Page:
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New scholarship for DACA recipients at Marymount

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Treisy Primitivo spent most of her childhood not sure whether she and her family would continue to live in Washington or go back to Mexico. It made it difficult to plan for the future, to think about things such as whether or not she would go to college. Though she was born in Mexico, she’s lived in the United States since she was 2 years old. She’s never been back to Mexico. “I always had to have a back-up plan,” she said. “I had to think about that double life in the future.”

But while she was applying to the DACA (Deferred Action for Childhood Arrivals) immigration program, she learned about a college scholarship for DACA recipients: TheDream.US. Once she got the scholarship, she knew college was within her reach. Today, the 19-year-old is a freshman studying psychology at Marymount University in Arlington.

To ensure student success, TheDream.US only partners with schools it considers able to support DACA recipients throughout their college career. Other local colleges in the program include George Mason University in Fairfax and Trinity College in Washington. This is Marymount’s first year.

A Marymount partnership with TheDream.US was one of the first things brought to President Irma Becerra’s attention when she joined the school in 2018. “Members of the Dreamers Club came to see me, probably the first week after I started, and they (said), ‘Marymount has to be designated as one of the institutional partners for TheDream.US scholarship.’ So I said, ‘OK, I will (do it),’ because I’m here for them,” she said.

This year, six students at Marymount, including Primitivo, are using the TheDream.US scholarship. About 80 students, or 2 percent of the school’s population, are DACA recipients, according to Becerra. The school recently held its annual ethics week with a focus on immigration.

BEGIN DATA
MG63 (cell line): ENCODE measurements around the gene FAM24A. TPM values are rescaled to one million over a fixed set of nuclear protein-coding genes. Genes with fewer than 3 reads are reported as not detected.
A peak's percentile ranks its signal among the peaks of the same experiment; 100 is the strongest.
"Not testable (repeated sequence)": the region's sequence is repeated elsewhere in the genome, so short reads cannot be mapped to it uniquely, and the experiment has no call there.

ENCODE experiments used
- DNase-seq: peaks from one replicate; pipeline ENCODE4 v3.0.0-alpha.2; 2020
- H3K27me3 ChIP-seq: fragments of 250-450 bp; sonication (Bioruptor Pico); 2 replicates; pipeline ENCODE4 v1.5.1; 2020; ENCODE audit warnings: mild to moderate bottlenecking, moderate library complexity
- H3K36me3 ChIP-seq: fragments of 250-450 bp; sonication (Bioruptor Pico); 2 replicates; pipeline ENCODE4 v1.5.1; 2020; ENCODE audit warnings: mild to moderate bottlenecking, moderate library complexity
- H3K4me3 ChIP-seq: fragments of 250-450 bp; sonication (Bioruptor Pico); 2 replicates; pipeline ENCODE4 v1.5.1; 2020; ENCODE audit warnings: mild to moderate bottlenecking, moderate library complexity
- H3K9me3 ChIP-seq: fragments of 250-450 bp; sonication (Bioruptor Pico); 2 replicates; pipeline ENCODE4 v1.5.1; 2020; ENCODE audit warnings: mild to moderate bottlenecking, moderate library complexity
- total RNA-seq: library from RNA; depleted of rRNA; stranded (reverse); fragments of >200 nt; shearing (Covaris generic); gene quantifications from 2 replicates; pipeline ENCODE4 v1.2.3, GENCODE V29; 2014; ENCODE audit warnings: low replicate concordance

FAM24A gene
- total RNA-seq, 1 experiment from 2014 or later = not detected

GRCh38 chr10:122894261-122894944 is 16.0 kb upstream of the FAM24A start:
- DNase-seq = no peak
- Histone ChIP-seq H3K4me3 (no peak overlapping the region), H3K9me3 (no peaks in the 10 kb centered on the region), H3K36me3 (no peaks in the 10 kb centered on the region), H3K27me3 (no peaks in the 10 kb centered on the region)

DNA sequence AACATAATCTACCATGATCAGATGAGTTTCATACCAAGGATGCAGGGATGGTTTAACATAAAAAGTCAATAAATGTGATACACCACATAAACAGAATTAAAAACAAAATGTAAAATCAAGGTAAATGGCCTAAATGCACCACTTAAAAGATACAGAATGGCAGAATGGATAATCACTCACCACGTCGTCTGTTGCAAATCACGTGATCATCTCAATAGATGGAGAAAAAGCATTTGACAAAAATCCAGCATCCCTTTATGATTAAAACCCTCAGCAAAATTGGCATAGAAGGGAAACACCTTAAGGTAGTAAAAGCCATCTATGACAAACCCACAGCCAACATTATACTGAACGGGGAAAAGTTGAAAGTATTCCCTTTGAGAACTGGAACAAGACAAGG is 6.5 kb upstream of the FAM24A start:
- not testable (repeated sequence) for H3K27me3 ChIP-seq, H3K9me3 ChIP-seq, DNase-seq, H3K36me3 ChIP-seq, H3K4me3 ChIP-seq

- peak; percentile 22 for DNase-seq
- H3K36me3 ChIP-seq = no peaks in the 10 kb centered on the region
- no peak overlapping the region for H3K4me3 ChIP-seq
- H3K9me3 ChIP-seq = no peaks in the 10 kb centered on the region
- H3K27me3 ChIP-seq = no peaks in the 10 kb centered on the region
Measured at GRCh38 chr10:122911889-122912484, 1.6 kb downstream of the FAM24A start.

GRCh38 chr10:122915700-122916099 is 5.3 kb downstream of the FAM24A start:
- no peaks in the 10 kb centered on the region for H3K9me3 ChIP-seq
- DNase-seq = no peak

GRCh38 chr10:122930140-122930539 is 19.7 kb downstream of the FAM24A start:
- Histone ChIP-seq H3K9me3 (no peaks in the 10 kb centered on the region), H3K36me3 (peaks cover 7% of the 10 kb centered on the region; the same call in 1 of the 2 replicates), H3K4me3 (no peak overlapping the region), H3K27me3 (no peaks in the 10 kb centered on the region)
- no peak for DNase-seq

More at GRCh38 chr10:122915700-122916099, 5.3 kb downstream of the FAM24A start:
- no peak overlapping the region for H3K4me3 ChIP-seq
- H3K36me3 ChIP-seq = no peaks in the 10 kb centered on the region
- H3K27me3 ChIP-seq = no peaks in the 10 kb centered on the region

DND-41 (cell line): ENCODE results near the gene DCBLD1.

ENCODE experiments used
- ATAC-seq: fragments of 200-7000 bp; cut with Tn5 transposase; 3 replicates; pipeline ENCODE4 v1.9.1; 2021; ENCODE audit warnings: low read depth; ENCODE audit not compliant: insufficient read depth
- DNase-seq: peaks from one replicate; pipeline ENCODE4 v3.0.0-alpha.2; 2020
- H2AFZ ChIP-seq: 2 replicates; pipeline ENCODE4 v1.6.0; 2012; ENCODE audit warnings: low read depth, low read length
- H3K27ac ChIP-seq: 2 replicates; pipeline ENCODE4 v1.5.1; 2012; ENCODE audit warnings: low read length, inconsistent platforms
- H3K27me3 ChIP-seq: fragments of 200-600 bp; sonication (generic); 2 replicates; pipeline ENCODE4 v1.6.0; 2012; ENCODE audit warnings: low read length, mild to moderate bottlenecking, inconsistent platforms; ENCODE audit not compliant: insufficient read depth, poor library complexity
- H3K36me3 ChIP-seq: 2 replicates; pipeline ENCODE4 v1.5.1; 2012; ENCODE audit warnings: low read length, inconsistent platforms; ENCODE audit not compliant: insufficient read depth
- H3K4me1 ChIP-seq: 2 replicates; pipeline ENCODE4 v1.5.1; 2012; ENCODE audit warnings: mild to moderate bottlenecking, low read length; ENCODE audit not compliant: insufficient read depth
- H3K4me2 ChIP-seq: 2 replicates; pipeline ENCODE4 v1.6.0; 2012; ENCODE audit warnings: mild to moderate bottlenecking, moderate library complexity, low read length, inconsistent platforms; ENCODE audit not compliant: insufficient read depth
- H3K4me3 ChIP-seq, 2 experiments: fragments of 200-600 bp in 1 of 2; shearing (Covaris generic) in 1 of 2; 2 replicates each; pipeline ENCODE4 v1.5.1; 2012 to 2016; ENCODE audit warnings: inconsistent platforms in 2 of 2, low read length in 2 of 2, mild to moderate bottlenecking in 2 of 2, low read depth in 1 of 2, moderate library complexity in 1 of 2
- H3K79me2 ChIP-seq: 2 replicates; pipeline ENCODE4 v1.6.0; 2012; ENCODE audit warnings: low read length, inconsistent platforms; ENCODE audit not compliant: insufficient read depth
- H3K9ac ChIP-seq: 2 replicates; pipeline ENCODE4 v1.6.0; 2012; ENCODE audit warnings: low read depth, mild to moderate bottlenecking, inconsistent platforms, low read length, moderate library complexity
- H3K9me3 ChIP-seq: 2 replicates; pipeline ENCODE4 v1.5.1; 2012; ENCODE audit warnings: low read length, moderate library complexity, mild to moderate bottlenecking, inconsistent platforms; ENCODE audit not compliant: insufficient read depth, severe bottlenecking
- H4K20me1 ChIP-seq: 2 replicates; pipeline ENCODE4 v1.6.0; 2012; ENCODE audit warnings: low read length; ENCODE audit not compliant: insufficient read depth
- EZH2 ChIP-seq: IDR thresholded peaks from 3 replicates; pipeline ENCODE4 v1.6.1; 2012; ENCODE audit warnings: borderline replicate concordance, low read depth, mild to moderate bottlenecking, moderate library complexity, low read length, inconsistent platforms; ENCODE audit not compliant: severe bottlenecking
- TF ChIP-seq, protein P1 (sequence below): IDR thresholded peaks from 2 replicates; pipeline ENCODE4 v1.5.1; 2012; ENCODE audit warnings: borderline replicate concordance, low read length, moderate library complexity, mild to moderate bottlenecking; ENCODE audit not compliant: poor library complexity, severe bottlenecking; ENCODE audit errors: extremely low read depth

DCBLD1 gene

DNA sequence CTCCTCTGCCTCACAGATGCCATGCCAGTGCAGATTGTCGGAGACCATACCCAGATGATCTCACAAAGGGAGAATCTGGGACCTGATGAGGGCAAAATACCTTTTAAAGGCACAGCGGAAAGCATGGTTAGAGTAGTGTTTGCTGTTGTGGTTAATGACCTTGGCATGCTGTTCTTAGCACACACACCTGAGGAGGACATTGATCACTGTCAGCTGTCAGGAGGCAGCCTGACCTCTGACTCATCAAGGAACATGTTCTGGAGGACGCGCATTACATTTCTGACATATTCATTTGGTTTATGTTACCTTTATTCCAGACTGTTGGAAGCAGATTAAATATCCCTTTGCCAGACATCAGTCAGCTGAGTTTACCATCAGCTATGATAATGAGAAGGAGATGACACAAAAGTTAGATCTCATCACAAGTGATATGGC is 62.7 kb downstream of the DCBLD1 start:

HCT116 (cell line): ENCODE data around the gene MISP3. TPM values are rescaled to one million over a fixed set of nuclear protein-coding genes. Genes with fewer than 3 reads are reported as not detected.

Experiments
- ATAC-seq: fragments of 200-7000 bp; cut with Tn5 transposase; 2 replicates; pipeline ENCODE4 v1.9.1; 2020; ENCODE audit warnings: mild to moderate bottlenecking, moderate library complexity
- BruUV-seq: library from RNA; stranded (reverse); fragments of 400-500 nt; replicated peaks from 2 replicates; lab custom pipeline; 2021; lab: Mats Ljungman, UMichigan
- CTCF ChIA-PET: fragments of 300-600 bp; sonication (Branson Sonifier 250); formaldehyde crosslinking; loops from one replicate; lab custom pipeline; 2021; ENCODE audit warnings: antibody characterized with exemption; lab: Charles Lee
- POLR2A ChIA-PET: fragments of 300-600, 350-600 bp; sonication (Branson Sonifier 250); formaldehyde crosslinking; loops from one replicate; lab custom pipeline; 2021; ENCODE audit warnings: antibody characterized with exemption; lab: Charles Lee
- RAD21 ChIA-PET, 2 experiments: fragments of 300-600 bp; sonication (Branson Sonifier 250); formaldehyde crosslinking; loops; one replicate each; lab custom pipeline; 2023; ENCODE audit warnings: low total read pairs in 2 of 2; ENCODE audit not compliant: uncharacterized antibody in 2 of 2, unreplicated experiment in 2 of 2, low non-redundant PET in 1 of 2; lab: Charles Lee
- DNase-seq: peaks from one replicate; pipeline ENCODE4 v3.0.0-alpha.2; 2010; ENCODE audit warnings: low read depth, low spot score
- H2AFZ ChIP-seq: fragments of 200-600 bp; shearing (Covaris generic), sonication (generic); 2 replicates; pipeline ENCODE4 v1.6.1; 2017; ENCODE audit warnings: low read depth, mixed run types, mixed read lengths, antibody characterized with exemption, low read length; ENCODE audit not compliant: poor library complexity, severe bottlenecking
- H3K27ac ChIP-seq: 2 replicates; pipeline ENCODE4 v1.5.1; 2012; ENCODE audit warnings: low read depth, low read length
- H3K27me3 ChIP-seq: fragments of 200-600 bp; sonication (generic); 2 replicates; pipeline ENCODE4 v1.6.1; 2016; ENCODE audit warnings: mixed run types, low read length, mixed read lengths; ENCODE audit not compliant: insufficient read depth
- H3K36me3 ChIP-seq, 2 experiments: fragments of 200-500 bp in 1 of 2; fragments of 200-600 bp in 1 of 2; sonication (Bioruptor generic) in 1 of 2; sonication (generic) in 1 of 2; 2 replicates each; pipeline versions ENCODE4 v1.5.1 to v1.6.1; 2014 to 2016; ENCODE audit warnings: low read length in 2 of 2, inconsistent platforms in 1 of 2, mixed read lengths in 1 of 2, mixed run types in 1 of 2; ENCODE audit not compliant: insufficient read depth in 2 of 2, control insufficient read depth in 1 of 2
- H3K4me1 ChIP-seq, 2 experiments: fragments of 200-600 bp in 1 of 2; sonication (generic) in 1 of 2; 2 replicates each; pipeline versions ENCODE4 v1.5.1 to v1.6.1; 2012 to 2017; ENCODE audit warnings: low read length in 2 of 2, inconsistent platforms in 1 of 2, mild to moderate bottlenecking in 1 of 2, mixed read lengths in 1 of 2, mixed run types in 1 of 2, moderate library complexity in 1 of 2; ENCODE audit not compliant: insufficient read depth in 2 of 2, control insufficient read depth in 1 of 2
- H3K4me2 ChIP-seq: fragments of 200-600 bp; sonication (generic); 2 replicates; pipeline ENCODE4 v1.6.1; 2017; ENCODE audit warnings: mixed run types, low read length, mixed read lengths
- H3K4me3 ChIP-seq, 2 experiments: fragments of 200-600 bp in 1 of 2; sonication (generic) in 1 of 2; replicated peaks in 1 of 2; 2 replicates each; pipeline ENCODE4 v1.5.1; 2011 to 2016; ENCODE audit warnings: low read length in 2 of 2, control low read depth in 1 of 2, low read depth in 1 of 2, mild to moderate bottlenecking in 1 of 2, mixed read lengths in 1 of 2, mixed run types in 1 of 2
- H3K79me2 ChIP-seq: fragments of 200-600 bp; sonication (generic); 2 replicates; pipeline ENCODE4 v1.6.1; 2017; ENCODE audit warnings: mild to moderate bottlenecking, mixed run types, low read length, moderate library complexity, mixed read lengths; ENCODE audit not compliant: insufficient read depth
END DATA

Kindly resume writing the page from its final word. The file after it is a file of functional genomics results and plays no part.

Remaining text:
Becerra knows many DACA recipients face barriers to attending and graduating from college, such as parents unfamiliar with the United States college application process or difficulty affording college.

“DACA recipients are not eligible to receive Pell Grants or federal government loans or work through the college work-study program,” said Becerra. Though Marymount offers many scholarships, she’s grateful for this additional opportunity. “We want as many students to benefit from a Marymount education as possible.”

Primitivo is using her shot to earn an undergraduate degree in psychology, then hopefully she’ll stay a fifth year to complete a master’s in counseling. In high school, she appreciated spending time with her school counselors, and she hopes to provide the same support to future students.

“I remember my mom used to always tell me, take advantage of what’s being given to you. Everything you receive, you receive for a reason. Every gain, take that, better yourself and give back to the community,” she said. “I feel like this is a form of giving back to a community I’ve come to know as home. And even still, I can go back to Mexico and apply these skills as well.”

© Arlington Catholic Herald 2020

@ZoeyMaraistACH